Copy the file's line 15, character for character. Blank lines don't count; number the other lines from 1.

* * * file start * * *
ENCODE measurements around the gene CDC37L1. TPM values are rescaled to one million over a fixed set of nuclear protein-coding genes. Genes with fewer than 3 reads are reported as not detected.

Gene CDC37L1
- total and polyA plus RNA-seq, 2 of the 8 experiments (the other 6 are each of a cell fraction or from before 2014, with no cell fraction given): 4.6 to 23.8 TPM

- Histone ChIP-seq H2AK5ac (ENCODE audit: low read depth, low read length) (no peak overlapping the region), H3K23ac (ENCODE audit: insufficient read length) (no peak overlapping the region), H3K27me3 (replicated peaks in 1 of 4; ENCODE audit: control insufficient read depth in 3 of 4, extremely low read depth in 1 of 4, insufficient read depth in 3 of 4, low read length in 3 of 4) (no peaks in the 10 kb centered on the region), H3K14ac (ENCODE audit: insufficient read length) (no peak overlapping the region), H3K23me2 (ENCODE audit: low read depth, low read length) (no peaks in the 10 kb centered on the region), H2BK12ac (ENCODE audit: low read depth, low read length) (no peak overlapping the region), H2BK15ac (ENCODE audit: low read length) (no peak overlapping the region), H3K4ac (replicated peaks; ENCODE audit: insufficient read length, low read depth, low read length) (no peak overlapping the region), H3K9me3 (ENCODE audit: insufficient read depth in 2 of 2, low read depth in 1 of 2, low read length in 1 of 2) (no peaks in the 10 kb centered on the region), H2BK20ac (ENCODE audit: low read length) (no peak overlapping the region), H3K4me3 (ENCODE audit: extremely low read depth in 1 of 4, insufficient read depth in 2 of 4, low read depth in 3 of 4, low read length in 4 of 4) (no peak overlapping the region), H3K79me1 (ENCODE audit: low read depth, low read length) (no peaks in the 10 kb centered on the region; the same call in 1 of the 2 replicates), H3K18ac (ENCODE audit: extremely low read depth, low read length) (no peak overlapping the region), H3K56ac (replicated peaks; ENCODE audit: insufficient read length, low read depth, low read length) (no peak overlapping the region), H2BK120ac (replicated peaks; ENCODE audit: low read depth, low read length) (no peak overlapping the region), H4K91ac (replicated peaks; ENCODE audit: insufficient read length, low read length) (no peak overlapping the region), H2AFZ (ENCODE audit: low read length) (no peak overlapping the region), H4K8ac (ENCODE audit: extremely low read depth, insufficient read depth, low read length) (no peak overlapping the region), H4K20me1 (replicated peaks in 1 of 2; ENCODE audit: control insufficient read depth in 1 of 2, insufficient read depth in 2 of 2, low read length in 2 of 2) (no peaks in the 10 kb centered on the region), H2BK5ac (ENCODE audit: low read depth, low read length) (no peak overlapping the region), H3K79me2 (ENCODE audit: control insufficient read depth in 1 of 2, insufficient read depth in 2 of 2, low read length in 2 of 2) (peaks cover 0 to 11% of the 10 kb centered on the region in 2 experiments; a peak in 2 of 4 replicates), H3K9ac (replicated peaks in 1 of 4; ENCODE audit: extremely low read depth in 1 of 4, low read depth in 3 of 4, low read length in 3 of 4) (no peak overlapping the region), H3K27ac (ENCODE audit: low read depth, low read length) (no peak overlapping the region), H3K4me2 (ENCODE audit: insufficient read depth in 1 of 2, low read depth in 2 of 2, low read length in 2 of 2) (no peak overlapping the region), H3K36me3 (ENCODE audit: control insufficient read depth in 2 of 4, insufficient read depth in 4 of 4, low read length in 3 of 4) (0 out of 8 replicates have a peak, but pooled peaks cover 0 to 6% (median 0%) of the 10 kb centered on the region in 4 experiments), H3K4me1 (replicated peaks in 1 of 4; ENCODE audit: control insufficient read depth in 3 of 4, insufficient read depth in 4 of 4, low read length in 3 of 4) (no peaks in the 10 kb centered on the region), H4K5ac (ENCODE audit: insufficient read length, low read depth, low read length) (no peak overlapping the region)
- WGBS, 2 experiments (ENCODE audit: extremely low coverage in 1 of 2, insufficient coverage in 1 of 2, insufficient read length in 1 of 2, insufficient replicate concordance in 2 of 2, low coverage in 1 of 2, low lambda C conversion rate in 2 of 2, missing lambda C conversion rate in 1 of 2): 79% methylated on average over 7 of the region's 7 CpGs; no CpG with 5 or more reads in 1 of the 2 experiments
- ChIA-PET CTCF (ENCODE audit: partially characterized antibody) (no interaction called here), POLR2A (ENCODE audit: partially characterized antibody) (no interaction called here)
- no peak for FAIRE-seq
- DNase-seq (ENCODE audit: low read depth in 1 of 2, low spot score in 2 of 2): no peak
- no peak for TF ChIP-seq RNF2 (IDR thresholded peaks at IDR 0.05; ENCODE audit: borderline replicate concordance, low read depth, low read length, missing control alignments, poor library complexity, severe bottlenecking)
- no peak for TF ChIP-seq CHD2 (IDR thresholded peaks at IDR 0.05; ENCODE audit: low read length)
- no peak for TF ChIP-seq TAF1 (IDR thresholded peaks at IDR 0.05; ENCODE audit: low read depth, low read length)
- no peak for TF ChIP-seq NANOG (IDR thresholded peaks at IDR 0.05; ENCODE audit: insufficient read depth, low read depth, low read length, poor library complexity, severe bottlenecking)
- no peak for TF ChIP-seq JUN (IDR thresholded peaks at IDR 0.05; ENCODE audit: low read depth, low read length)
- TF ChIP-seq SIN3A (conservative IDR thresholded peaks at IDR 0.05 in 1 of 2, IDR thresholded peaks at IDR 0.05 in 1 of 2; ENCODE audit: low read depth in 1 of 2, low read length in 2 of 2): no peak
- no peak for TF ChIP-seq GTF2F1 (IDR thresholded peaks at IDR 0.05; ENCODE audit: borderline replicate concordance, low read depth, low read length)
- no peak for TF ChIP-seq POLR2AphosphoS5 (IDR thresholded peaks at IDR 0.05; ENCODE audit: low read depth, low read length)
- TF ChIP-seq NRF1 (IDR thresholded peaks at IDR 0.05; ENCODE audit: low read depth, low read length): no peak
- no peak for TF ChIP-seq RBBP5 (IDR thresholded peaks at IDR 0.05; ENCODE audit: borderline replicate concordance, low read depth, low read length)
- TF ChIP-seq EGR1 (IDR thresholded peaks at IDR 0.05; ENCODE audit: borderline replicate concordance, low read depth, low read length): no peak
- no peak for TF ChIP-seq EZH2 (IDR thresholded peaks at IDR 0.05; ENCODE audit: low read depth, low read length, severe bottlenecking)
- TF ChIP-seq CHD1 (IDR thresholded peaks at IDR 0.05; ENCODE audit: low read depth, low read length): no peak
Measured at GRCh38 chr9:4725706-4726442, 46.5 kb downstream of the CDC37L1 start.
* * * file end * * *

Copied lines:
- no peak for TF ChIP-seq GTF2F1 (IDR thresholded peaks at IDR 0.05; ENCODE audit: borderline replicate concordance, low read depth, low read length)